Try each of the four two-step walks for a minute or two, taking breaks in between to make sure each is done correctly. Concentrating each time on some one option, you can quickly master them.


In Argentine tango you don't have to do the standard figures in the standard sequence. Instead, you create new shapes and combine them in ways that are new to you. Creativity and improvisation are more important to good dancers than getting the figures right. (At the beginning of learning tango, only the partner, i.e. the one who leads, improvises, but when the partner becomes more skillful, she can also start to improvise)

Because all two-step variations start and end with the weight on the same foot, you can combine them in any number and in any order. Try to do it. For example, two "walks", a "chasse", a "walk" with a 90 degree turn to the left (as if following the turn of the dance floor boundary) and another "walk".

End with three or four or five "rocking" steps, turning left on each step to make a total 360 degree counterclockwise turn. This figure is called las Cunitas (cradle rocking step). It can be used when other dancers are blocking your path (you can also rotate clockwise, turning right at each step).

Note the feeling each shape creates. "Walking" allows you to move smoothly and creates a feeling of fluidity. "Chasse" creates a harsher feel. It can be used to mark the end of a musical phrase, just like you use a comma or space when writing. The "rocking the cradle" figure can express tenderness, as it gives the gentle sensation of rocking the baby in the cradle.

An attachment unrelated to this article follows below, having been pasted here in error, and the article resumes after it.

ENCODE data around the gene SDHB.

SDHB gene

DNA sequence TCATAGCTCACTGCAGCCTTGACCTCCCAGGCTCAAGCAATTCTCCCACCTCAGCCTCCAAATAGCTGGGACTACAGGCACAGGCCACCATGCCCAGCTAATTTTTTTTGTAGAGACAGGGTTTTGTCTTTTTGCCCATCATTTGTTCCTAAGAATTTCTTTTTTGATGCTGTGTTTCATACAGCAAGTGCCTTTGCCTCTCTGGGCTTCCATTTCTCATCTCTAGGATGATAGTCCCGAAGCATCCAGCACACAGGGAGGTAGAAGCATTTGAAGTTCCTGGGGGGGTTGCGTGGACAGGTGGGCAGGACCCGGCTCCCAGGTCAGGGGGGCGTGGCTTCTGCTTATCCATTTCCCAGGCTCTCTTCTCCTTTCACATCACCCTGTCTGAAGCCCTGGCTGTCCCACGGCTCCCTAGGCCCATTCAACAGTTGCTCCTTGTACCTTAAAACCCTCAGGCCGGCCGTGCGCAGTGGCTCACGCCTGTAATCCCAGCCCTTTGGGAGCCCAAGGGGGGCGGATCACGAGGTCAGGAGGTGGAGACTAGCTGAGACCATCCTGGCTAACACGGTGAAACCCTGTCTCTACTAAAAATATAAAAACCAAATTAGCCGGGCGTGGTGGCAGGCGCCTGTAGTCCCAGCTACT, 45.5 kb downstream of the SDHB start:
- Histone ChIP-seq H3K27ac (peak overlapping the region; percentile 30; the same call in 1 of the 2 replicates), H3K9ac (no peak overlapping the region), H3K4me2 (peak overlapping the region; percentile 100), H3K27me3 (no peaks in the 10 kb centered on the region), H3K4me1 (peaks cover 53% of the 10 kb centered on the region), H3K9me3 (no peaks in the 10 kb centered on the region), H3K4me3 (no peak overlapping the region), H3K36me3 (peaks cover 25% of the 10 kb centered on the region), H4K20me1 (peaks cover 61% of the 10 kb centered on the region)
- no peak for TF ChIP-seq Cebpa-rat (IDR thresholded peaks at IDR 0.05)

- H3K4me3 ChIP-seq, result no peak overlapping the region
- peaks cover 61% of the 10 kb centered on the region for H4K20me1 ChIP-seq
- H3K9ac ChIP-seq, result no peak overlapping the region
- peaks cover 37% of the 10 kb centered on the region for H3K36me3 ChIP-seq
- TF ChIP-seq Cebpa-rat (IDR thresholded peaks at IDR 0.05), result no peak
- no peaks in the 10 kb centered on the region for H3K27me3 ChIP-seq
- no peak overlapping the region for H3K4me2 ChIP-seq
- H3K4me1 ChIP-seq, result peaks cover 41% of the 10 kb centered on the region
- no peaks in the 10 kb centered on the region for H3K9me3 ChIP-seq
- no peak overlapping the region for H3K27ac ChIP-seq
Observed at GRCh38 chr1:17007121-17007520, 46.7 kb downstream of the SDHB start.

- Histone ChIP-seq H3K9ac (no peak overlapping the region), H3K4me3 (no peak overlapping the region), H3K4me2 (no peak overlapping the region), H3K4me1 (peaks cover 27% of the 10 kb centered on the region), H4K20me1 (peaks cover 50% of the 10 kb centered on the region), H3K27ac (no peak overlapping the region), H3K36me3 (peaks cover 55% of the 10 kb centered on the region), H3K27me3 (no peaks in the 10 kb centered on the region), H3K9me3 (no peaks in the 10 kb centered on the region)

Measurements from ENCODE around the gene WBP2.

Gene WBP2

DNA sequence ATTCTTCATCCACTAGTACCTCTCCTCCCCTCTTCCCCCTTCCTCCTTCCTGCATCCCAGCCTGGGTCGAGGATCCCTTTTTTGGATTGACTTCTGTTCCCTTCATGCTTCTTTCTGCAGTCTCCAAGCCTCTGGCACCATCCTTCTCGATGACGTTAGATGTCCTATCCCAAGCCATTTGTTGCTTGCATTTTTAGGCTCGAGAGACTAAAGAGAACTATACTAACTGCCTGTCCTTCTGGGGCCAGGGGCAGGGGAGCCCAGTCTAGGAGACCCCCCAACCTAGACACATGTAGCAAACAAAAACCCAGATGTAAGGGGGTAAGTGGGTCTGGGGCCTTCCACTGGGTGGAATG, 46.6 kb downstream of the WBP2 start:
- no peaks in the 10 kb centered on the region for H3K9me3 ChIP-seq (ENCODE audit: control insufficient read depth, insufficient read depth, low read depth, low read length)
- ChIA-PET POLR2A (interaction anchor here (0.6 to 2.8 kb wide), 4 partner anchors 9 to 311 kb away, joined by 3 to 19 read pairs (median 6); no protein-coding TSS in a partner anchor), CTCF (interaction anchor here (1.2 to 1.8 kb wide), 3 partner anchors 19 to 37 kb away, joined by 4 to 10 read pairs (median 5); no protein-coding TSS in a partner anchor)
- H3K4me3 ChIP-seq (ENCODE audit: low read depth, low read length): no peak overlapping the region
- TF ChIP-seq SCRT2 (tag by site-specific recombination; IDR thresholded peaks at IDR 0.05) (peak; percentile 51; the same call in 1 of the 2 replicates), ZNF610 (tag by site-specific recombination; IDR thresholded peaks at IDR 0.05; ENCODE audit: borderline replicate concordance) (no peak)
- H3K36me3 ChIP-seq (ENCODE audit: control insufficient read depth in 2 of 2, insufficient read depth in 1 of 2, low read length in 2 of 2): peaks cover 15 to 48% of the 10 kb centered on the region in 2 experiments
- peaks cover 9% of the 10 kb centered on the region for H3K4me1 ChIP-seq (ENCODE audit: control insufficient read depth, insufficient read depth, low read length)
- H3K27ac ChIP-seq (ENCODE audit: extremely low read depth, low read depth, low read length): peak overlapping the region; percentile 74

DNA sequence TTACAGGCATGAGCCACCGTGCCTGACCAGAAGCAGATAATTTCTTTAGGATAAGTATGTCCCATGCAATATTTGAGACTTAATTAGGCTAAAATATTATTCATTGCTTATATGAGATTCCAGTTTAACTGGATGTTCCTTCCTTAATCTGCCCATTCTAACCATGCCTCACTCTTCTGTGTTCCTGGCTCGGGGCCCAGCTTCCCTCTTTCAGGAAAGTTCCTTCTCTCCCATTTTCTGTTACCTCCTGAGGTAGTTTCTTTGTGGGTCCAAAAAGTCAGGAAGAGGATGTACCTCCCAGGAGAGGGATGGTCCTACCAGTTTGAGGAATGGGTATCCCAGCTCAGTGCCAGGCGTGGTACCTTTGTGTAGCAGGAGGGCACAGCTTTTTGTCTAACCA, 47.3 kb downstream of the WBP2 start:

El Circulo ("Circle") is another simple figure made up of two steps. Just do two (or three or four) "walks", turning to the left after each step, thus completing the circle where you started it. (You can also turn right). Like the "swinging" figures, the "circle" allows you to continue dancing if you are blocked in all directions, but it gives you a different physical and emotional experience.


So far you have been learning to understand tango better and have practiced the technique. But tango is not only a mental or physical activity. It also has an aesthetic, emotional and social side. To understand this, you must dance, at least alone with yourself, even if you only have an imaginary partner.

So put on some music that you and your partner like, or wait for it if you're in a milonga. Hug your partner, but don't move right away and don't wait for the movement to start. Open up the space within you and let the music fill it up so that it becomes part of you. Let your body bounce very slightly to the beat of the music. Enjoy the melody and singing, if any.

Also focus on your partner and your connection with him. Try, but not too hard, to create a good hug. Listen to his body language and imagine how he might be feeling right now. Enjoy the feeling of your arms around him and his arms around you.

If you are leading a dance, start moving when you feel it is time to do so, not before. If you are a wingman, don't worry about getting started. Resist (as weakly and gently as possible) the leader's efforts. This will actually help him lead you and make it easier for you to follow him.

Keep your head straight and pay attention to obstacles and others, but do not concentrate too much on this. You've trained all your life to protect yourself and others. If you happen to run into another couple or partner, say "Sorry!", but don't make too much of it - after all, you didn't kill or maim anyone!